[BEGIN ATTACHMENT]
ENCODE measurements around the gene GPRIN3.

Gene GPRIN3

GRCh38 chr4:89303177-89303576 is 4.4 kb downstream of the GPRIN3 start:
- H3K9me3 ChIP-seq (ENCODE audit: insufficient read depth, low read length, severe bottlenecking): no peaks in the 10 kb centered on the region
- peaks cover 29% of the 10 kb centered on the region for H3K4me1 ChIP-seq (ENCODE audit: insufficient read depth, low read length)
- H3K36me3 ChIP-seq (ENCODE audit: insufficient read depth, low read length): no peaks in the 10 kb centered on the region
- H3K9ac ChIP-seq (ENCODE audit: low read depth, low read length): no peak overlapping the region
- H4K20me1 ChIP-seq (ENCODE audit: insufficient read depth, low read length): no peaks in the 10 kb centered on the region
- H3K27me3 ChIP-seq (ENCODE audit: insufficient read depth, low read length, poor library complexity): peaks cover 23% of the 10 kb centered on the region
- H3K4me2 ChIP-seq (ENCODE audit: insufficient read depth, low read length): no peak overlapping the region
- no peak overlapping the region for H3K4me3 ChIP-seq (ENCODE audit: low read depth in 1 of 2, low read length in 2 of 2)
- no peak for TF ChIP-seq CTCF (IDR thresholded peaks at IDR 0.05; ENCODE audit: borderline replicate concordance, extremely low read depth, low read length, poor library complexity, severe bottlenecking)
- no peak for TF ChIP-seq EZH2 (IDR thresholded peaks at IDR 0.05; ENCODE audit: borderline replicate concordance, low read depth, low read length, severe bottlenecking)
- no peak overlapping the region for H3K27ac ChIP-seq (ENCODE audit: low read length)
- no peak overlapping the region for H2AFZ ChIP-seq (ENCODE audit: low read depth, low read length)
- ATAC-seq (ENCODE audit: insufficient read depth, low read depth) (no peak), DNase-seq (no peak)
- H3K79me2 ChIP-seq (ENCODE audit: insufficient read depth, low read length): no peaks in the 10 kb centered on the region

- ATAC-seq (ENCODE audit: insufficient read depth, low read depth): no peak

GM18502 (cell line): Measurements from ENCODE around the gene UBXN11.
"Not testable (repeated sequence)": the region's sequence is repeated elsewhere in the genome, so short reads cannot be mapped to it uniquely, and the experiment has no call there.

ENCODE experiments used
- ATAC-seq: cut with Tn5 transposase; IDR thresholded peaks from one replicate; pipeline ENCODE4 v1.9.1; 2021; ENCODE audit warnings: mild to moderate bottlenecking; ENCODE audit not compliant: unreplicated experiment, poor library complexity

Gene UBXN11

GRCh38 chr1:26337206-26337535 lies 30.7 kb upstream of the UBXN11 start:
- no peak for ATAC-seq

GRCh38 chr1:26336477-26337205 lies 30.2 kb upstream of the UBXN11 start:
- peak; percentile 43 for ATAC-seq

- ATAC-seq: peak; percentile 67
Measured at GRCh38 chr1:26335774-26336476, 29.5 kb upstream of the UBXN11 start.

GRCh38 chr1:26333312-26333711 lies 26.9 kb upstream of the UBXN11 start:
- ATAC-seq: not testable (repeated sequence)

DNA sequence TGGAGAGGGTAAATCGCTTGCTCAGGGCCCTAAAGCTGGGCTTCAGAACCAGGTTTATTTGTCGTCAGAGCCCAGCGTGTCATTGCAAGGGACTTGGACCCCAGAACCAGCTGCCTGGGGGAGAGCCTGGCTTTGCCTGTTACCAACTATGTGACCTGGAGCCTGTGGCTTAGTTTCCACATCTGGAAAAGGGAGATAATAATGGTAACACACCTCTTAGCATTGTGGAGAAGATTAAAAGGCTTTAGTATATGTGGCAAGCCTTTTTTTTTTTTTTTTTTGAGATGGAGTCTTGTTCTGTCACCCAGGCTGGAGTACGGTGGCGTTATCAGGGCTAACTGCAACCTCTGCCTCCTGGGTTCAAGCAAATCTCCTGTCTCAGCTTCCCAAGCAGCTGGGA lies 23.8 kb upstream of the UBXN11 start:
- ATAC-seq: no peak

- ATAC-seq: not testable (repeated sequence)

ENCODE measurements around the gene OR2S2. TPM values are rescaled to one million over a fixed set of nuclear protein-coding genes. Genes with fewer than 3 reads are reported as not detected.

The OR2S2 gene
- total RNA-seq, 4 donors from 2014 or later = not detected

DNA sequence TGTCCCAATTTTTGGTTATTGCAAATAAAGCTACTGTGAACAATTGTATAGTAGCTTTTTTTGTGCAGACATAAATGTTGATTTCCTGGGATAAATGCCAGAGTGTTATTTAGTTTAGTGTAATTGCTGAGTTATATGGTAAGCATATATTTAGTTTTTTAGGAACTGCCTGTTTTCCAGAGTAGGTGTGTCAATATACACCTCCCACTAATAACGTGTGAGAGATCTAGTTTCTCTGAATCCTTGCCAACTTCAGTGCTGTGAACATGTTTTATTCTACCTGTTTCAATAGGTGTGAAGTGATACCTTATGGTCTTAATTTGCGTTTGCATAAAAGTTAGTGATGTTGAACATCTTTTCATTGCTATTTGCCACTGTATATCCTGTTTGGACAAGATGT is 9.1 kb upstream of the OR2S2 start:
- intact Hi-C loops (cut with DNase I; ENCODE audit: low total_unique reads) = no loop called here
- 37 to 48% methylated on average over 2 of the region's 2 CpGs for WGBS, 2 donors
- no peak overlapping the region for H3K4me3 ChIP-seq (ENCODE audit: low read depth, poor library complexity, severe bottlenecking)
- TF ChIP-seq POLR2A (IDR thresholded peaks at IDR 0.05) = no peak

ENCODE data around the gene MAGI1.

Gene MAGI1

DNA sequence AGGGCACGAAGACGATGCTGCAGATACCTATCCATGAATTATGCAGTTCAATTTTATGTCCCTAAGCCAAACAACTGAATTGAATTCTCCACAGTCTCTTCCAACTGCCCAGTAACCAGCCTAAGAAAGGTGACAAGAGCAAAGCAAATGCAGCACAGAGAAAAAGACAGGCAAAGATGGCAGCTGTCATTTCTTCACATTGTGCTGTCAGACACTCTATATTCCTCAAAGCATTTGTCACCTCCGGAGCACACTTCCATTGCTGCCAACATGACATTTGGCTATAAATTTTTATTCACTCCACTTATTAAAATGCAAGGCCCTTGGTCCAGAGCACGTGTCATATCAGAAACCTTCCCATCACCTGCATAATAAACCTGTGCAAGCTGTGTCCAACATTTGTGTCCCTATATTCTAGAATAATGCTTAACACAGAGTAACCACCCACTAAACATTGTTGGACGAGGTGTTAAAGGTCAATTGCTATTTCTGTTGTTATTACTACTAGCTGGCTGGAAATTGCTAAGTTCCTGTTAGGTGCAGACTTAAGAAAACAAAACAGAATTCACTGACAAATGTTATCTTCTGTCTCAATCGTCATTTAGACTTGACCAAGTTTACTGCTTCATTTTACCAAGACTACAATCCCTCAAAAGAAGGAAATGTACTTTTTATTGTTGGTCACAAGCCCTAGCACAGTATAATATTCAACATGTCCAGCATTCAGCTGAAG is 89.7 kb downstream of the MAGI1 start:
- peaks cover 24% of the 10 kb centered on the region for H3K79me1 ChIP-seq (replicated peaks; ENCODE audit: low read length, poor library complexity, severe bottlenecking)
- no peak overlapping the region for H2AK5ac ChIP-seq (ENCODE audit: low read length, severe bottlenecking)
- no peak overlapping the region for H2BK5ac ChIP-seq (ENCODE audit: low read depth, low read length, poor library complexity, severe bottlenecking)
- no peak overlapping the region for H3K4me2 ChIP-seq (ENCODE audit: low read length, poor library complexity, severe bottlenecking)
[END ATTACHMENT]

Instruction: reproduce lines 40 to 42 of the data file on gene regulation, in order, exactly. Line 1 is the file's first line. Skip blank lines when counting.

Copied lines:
- 37 to 48% methylated on average over 2 of the region's 2 CpGs for WGBS, 2 donors
- no peak overlapping the region for H3K4me3 ChIP-seq (ENCODE audit: low read depth, poor library complexity, severe bottlenecking)
- TF ChIP-seq POLR2A (IDR thresholded peaks at IDR 0.05) = no peak